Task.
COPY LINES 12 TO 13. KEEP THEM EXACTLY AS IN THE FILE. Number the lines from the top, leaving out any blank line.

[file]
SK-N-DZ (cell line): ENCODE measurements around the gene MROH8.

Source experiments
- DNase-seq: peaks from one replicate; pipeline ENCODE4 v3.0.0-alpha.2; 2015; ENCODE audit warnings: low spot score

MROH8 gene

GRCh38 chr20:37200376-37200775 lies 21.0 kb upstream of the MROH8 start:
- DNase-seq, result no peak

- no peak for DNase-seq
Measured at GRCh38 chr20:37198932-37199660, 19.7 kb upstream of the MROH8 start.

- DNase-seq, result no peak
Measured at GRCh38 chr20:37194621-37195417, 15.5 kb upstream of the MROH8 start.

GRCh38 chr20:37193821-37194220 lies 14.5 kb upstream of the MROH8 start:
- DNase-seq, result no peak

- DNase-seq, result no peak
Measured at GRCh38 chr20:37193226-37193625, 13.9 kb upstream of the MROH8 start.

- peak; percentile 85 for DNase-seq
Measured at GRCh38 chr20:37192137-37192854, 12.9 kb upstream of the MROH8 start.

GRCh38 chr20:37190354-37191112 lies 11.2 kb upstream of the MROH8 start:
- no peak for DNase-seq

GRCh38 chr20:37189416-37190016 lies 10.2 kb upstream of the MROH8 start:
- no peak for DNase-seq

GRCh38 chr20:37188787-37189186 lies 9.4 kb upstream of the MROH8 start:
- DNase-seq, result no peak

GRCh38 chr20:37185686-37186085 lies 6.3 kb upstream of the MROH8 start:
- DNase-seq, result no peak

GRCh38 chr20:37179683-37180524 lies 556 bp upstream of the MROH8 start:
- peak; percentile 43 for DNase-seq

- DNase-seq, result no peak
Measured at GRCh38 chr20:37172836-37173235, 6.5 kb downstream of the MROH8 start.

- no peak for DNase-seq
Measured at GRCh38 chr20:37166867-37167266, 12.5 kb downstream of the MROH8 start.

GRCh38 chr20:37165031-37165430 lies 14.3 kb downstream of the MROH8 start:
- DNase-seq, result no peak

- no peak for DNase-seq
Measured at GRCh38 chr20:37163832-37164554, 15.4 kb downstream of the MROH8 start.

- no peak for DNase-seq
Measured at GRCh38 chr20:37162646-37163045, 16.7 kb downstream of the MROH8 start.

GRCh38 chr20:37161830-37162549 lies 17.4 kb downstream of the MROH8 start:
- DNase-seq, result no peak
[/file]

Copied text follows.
- DNase-seq, result no peak

- DNase-seq, result no peak